No, it isn't, but the question is how you get at that problem in a practical way. There is a council tax surcharge on empty property or second homes, but it could be much more penal and create a real disincentive - if you had 300% council tax or even more, you could potentially shift a certain amount of this luxury accommodation.

Price incentives only work to some extent because some of those people's money is here for questionable reasons, or they just see Britain as a safe haven from political risk back home so a bit of extra tax won't deter them, but if it was tough then you would get some of that property moved on.


[edit] Empty housing is at its lowest level


The Mayor's Homes for Londoners report indicates that the number of empty homes in London is actually at its lowest level since the 1970s, at 0.6%. While it may be symbolic of inequality in the housing market, is it actually that big a deal?


Well, it's part of a much bigger picture. It's not surprising given the enormous pressure on the housing stock that such empty property is being better used, but there's still a lot of it and we've got to deal with it.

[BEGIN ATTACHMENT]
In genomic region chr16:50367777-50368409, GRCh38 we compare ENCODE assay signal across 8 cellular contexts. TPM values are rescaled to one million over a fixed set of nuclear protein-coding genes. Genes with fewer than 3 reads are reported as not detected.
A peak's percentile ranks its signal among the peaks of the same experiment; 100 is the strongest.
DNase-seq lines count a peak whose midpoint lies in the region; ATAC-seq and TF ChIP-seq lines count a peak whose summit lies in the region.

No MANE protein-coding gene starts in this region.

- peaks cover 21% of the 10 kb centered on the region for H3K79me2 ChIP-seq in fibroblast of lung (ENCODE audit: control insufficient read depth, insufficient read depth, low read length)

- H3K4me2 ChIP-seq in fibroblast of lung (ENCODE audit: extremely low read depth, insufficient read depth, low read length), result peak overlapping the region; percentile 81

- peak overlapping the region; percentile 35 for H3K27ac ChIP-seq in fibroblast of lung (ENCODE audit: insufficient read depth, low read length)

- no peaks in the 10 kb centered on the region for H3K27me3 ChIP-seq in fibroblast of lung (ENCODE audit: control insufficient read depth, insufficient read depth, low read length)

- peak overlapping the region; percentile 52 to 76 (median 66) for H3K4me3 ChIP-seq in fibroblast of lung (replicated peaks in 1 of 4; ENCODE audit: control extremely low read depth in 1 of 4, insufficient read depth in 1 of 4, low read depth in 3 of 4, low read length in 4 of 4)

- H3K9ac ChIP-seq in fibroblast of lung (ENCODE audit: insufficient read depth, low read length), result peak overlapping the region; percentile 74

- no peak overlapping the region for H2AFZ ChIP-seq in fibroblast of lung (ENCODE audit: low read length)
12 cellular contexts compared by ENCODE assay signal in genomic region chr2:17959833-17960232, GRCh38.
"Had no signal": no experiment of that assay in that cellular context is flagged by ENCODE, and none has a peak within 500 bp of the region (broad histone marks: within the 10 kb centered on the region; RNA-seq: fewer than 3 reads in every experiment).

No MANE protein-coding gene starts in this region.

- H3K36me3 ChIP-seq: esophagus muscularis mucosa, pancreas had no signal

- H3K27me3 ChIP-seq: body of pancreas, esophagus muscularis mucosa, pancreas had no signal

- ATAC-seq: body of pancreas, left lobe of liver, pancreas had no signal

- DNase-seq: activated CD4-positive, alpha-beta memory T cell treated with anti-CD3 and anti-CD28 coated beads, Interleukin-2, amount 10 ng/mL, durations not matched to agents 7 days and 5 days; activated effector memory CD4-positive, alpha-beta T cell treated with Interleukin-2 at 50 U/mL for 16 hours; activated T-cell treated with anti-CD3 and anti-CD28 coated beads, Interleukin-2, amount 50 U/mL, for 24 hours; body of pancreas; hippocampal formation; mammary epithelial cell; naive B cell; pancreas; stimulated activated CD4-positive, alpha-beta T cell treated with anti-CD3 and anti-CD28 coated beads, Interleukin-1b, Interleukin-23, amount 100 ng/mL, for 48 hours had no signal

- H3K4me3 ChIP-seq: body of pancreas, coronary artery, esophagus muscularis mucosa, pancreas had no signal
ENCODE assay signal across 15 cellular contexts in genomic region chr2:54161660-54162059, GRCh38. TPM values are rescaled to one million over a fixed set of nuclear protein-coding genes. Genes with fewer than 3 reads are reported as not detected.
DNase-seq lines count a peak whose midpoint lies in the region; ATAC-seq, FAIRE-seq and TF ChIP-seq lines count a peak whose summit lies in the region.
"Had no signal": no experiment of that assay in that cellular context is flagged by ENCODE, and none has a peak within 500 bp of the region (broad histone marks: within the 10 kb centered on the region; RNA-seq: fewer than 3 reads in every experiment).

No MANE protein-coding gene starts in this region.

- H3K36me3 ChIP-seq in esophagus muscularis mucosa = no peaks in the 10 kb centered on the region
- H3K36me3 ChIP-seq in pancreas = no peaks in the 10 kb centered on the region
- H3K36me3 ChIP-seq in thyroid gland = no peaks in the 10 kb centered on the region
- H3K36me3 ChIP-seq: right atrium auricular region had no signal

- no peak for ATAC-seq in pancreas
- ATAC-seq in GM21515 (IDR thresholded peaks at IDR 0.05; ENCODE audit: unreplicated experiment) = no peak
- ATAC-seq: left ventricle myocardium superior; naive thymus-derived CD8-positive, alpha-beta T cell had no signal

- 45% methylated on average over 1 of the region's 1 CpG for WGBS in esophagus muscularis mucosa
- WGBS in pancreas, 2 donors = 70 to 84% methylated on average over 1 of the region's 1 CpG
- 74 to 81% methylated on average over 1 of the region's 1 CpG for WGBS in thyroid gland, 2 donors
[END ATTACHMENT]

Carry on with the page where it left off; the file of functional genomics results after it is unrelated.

It's very much second in priority to getting a lot more houses built, and houses that are affordable for people on roughly average incomes, that's the big gap at the moment, as well as the lack of social housing for those who aren't going to be able to afford to rent or buy commercially.

[edit] Overseas speculators


The argument is often made that the problem is purely one of supply and demand. Would you agree, or does that ignore the impact on property values of unrestricted investment from overseas speculators?


It's not solely a matter of under-supply. We do have a supply and demand problem, we do have a shortage of supply relative to what's needed to keep the market stable in the long run. Most of the estimates are between 250-300,000 a year, let's say 270,000-275,000. In recent years, we've been building half that. The last few years have seen something of a boom in house-building, but it's well short of that level.

I was first active in politics in Glasgow in the late-60s/early-70s, and we were getting 400,000 houses a year built. Many many more than today for a smaller population. There were particular reasons to do with slum clearance and wartime damage, but even so, we're currently way below our construction potential.